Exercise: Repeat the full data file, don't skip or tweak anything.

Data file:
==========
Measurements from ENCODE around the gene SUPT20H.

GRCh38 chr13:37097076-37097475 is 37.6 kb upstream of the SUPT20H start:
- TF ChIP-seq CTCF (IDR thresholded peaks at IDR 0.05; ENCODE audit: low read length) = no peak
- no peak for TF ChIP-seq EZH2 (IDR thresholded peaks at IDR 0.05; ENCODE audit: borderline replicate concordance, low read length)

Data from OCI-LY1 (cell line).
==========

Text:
Measurements from ENCODE around the gene SUPT20H.

GRCh38 chr13:37097076-37097475 is 37.6 kb upstream of the SUPT20H start:
- TF ChIP-seq CTCF (IDR thresholded peaks at IDR 0.05; ENCODE audit: low read length) = no peak
- no peak for TF ChIP-seq EZH2 (IDR thresholded peaks at IDR 0.05; ENCODE audit: borderline replicate concordance, low read length)

Data from OCI-LY1 (cell line).